Congratulations to Joe Kendall, Jonne Kamphorst, Alexander Davenport, Mariana Carmo Duarte, Rebecca Kittel, Claudia Brunori, Dani Sandu, and Giuseppe Ciccolini from the EUI Department of Political and Social Sciences, for receiving their doctorates in September 2023, after unanimous decisions from the Jury.
Mariana Carmo Duarte investigates the moderating role of EU politicisation on public opinion formation regarding the EU. She probes the micro mechanisms of how parties shape public opinion by separately investigating the moderating impact of party politicisation on the relationship between individual attitudes and support for EU integration, on the impact of party framing of EU issues, and on the impact of party cues. Mariana concludes on a positive note, arguing that the political salience of EU issues should be viewed as a positive contribution to democratic debate, as precisely by providing voters with more information about all sides of an issue, these arguments and deliberations encourage voters to think through the issues themselves in place of relying on heuristics and partisan loyalties.
Read Mariana Carmo Duarte's thesis in Cadmus.
Alexander Davenport defended his thesis which offers an explanation for the puzzling lack of votes for liberal parties given their monopoly on culturally progressive and economically conservative views -- views that they share with a large portion of the electorate. The external members of the committee -- Jan Rovny and Markus Wagner -- complimented Alexander on identifying such a compelling puzzle and arguing so effectively how the literature does not provide a straight-forward explanation. Alexander was pressed on a number of theoretical and empirical issues to which he responded eloquently and convincingly.
Read Alexander Davenport's thesis in Cadmus.
Rebecca Kittel examines the role of simple language in explaining the increasing success of populist electoral appeals and the possible consequences for the quality of democracy. Rebecca concludes that simple language is by no means the source of populist success, and that indeed low-level language is not appreciated per se by potential voters. Although she demonstrates that populists are not 'dumbing down' democratic debates, she uncovers a very troubling phenomenon in her experimental research: messages that attribute blame for economic problems to politicians do not solely appeal to populist adherents but are indeed highly appealing to individuals belonging to all socio-economic strata and partisan affiliations. Hopefully this finding can serve as a wake-up call and not as a harbinger of worse to come.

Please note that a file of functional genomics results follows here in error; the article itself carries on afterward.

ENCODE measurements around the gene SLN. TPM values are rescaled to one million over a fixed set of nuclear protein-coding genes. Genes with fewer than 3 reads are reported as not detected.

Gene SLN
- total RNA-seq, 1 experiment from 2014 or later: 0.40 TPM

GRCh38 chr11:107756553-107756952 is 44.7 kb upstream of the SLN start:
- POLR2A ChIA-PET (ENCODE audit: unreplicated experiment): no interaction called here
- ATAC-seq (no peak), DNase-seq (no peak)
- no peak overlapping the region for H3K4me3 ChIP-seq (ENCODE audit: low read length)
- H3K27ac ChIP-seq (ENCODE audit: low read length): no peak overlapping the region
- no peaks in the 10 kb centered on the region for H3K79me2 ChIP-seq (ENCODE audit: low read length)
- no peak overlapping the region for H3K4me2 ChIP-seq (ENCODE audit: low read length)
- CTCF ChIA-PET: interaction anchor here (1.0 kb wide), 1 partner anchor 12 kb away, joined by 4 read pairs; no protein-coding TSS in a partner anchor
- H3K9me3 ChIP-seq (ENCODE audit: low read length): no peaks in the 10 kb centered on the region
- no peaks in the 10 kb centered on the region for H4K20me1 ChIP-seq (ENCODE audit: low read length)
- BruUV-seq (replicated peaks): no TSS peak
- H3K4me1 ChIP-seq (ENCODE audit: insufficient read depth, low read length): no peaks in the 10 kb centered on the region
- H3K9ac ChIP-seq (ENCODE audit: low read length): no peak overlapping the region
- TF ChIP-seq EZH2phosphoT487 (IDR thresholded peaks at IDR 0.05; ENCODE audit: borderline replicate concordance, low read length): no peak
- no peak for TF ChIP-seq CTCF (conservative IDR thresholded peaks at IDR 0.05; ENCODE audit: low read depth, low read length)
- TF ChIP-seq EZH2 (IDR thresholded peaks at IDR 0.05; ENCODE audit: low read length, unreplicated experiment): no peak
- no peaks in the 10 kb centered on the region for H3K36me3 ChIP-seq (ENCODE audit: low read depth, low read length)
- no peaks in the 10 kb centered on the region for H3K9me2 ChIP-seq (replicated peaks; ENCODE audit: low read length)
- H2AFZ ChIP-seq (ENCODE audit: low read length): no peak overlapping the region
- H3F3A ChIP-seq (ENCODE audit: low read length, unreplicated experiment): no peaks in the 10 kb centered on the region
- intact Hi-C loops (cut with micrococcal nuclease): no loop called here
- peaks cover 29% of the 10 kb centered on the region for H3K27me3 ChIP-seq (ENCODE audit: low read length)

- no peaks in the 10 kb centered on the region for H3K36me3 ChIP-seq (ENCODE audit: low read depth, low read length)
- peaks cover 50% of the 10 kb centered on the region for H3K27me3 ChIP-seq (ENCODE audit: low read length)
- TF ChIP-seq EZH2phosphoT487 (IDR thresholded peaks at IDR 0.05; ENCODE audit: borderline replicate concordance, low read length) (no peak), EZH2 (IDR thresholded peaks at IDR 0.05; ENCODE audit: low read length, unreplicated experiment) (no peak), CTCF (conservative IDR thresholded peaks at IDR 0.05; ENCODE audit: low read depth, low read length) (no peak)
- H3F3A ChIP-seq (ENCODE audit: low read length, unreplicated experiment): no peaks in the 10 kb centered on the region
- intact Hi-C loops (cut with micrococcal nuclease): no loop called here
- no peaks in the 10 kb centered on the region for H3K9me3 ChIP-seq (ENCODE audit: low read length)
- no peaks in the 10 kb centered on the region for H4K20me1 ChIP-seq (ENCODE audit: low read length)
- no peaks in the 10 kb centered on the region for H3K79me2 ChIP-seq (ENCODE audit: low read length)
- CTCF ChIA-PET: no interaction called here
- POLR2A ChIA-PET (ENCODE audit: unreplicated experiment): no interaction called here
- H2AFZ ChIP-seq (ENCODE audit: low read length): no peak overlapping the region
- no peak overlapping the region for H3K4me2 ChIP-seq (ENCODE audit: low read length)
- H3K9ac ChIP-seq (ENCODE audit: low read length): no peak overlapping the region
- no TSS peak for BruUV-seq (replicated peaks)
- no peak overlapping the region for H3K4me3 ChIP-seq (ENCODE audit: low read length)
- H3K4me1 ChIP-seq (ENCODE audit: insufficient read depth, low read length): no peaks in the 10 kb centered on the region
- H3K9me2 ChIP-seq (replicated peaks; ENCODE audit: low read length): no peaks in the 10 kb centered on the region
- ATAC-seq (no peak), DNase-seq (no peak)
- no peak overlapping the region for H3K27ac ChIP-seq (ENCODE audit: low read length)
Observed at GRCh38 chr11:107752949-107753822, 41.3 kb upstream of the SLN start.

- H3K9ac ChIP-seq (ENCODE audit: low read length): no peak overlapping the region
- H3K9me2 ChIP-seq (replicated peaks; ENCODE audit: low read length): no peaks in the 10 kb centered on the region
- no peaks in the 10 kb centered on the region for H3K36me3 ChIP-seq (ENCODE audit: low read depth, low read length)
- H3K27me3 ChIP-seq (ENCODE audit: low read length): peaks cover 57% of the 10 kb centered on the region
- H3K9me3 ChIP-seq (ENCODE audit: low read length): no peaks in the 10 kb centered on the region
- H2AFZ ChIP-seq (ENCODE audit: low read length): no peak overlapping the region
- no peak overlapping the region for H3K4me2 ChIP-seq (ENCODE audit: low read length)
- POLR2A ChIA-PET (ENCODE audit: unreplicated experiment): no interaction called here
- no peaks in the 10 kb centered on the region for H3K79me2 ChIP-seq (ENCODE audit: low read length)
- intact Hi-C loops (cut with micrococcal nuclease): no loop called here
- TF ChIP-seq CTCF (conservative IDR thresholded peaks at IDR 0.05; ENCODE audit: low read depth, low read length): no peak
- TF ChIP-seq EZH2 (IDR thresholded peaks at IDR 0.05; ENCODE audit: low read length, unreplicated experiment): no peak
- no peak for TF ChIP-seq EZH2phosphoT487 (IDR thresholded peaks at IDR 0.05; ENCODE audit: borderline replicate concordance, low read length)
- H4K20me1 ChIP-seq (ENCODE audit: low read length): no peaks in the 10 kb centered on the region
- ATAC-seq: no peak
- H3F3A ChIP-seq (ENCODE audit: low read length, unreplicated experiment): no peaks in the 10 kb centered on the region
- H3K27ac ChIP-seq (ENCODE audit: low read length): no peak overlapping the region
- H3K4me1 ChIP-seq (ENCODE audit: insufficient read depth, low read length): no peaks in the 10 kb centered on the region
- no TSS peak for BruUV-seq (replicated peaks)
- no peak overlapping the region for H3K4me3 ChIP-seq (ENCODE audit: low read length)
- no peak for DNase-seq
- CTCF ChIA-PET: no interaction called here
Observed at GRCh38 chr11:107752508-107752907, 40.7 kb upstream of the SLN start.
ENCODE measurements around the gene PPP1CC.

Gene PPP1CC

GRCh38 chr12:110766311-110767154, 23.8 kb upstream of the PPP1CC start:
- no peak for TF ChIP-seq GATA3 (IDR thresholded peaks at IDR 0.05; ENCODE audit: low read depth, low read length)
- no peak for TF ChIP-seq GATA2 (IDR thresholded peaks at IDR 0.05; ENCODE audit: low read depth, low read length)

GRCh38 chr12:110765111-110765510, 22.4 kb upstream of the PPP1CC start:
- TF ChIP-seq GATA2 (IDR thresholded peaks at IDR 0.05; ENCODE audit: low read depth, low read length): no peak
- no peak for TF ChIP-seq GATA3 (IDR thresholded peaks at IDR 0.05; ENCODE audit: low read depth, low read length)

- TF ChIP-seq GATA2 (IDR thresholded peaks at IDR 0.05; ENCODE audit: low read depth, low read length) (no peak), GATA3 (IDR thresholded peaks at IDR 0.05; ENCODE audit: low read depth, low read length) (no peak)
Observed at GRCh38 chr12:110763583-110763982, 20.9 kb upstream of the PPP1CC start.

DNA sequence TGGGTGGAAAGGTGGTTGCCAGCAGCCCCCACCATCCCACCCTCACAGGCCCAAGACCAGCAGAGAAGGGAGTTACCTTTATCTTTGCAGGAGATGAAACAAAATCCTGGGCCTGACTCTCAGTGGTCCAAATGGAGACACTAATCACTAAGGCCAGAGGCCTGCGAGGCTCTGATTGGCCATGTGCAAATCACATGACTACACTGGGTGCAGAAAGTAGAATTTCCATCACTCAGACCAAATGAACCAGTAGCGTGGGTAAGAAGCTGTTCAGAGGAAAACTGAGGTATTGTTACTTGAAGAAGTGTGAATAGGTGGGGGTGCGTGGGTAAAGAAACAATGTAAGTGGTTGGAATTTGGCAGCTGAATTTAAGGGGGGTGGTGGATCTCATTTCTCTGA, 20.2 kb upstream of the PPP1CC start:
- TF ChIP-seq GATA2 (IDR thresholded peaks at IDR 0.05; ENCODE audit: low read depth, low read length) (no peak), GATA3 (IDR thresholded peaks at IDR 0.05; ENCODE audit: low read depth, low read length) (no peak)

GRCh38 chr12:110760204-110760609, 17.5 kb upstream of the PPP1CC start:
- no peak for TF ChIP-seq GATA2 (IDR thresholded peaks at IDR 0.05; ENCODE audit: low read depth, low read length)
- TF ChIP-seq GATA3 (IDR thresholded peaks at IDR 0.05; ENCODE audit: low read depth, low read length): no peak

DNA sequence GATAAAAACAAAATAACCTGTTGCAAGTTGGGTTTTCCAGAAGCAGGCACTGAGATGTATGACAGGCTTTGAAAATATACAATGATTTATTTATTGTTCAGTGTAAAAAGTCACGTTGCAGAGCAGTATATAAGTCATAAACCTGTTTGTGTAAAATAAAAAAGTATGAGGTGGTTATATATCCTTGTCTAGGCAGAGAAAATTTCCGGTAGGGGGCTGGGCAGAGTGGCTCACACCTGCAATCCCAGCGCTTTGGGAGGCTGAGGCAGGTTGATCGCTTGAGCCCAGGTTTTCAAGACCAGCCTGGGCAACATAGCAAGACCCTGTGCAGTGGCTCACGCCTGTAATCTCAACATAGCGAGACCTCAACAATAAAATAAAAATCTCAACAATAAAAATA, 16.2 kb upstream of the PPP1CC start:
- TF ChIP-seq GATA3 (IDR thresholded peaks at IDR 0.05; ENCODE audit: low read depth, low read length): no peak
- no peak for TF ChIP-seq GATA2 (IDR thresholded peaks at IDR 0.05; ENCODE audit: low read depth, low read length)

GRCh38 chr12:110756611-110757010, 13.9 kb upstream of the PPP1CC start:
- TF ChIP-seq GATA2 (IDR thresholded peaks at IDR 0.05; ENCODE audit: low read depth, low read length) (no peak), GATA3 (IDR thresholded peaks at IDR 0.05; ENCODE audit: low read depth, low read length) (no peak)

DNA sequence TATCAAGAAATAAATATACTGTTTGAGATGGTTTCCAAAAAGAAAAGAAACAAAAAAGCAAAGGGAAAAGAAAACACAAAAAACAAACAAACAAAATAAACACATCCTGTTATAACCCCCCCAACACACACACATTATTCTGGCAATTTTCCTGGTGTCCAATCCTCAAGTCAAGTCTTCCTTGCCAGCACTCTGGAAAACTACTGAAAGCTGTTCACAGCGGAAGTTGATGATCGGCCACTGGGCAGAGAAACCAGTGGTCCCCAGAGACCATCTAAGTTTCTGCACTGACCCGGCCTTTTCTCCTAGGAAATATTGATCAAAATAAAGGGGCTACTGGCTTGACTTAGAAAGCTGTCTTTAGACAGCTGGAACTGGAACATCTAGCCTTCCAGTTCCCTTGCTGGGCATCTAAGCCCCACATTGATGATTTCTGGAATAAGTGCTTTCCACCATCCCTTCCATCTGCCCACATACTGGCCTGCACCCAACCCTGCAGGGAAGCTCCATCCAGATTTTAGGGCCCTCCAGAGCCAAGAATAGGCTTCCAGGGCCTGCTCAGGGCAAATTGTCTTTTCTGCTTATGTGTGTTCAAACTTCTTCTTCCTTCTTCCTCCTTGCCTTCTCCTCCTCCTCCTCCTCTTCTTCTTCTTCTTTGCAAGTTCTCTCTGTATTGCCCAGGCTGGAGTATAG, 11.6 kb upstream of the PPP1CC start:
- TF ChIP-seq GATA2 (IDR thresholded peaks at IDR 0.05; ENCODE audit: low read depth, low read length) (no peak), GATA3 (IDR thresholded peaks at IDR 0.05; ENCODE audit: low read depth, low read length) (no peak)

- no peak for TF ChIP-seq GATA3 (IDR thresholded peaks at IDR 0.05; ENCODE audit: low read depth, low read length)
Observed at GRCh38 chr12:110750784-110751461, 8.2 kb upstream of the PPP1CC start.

Read Rebecca Kittel's thesis in Cadmus.
Jonne Kamphorst's ground-breaking thesis unveils a dynamic fusion of rigorous analytical thinking and inventive research strategies. Delving into the realm of party competition, Jonne explores how parties can fine-tune their electoral strategies based on which issues are salient and how popular parties' stances on these issues are. Jonne shows under what conditions ambiguity can be an electorally beneficial strategy and under what conditions such strategy can be electorally harmful. He then goes on to examine the type of messaging that best mobilises not only electoral support bur also higher levels of commitment among party activists.
Read Jonne Kamphorst's thesis in Cadmus.
Joe Kendall's thesis is an inquiry on the long-term legacy of the British empire. Through three eclectic chapters, Joe shows that: a) slave-ownership has left a lasting shadow on the Westminster; b) family links with slave ownership among English citizens can shape their attitudes towards BLM policies; and c) looking into the British empire in conjunction with other colonial powers can also influence attitudes towards other outgroups, according to whether such comparisons are upstream or downstream. Joe has combined unique data with innovative experimental designs to inform a nascent field on the dynamics of memory politics.